Archaeology can help those in the present learn more about the past through archaeological excavations and the interpretation of the recovered materials. Archaeology was central to the development of Historic Fort Snelling as an interpreted historic site. The fort has been the focus of archaeological investigations for over fifty years, with the first excavations occurring in 1957–58. During this time, staff of the Minnesota Historical Society (MNHS) carried out what might be the largest archaeological excavation of a military installation ever conducted in the United States.
Initial archaeological research at the site of the original 1820s military installation was conducted by John Callendar, who was hired by MNHS with funding provided by the Minnesota Statehood Centennial Commission. At the time, the State Highway Department was proposing to build a multi-lane freeway through the site of the old fort. There was considerable public concern about the devastating effect the project would have on the historic site, and concerned citizens appealed to Russell Fridley, Director of the Society, to save the old fort.
When Callendar began his archaeological work, only four buildings dating to the original military settlement still stood: the Round Tower, Commanding Officer’s House, South Battery, and Officers' Quarters. The rest of the nineteenth century buildings, and the perimeter wall that had surrounded them, had long since been torn down. Despite the fact that very little remained of the original military installation, Russell Fridley recognized the site’s potential for presenting and interpreting the history of European Americans in Minnesota. To save Fort Snelling, Fridley knew he had to demonstrate that something remained of the early fort besides the four original buildings that still stood.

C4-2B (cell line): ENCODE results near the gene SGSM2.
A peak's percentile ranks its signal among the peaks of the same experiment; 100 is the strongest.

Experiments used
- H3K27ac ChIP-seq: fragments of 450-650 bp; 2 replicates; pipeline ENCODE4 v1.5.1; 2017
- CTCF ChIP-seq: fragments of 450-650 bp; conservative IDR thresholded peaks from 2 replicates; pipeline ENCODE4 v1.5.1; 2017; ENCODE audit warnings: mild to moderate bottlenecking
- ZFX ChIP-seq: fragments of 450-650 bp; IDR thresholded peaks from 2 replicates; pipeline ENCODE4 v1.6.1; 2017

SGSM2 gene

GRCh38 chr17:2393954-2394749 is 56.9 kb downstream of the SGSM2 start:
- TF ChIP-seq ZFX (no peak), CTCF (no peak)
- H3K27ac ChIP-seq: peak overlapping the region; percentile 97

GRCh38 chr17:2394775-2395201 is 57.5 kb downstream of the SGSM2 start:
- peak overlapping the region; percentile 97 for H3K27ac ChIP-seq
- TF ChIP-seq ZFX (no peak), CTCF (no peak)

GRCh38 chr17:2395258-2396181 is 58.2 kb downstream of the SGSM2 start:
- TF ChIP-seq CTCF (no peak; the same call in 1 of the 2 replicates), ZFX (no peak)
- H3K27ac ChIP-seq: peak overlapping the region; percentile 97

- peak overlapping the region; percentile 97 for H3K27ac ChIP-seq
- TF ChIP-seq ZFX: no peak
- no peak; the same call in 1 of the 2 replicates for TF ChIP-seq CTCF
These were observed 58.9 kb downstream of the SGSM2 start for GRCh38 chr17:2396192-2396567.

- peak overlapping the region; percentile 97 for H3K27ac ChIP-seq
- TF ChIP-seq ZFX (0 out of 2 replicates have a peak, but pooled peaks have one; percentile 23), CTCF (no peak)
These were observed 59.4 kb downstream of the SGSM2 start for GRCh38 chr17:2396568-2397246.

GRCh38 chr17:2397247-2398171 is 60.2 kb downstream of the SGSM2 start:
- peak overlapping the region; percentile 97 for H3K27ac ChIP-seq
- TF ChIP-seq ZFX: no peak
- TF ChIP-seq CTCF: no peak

Callendar focused his excavations on areas near the Round Tower. Between the fall of 1957 and the fall of 1958, Callendar excavated part of the original fort wall and the foundations of the Powder Magazine, Schoolhouse and Sutler’s Store. This early investigation was considered a success because it showed that physical remains of early fort buildings did persist under the modern ground surface.
Archaeology at Fort Snelling resumed in the 1960s, after the federal government agreed to transfer most of the property to the State of Minnesota. For the next eighteen years, archaeologists spent the spring, summer and fall excavating the footprints of every building that had stood inside the walls at Fort Snelling, as well as stables, root cellars and other structures outside the walls. At the same time, researchers combed the National Archives for documents and maps related to the early years of the Fort.
The information obtained about nineteenth century construction methods through archaeology was used to guide the reconstruction of most of the original Fort Snelling buildings to an exacting level of historical accuracy. Artifact collections were mined for examples of contemporary furnishings, tools, and personal items, from which reproductions could be made.
Archaeology was also used to investigate the four original buildings that were still standing, after concrete floors on their lowest levels were removed. This allowed the Society to identify how the buildings had been modified over the years and return them to their original appearance. In the Officer’s Quarters, a structure extensively remodeled in 1846, traces of the original 1820s building were discovered, hidden behind later construction. This included a set of seven root cellars, built in the 1820s, that extend under the parade ground from the lower level of the building, and are still intact today.
In 1970, Minnesota History devoted an entire issue to the story of Historic Fort Snelling, including an article about the archaeology that had been done at the site to date. In the article, the project is described as being about half done. That same year, the fort opened to the public as an interpreted historic site, telling the story of the first permanent United States presence in what is now Minnesota.
The Fort Snelling Restoration Archaeology Project was essentially complete by the early 1980s. A total of almost 53,000 square feet had been excavated at the site of the original Fort Snelling military installation. An estimated half-million artifacts had been recovered from the site. Almost two dozen buildings and other structures such as walls and a wellhouse had been reconstructed to their 1820s appearance.
The Fort Snelling Restoration Project is just one example of how archaeology has been used in the telling and shaping of Minnesota history. Archaeology has also been used to inform our understanding of the longer histories within the state. Indeed, archaeology has produced evidence of human activity within the state dating back to at least 9,000–12,000 years ago.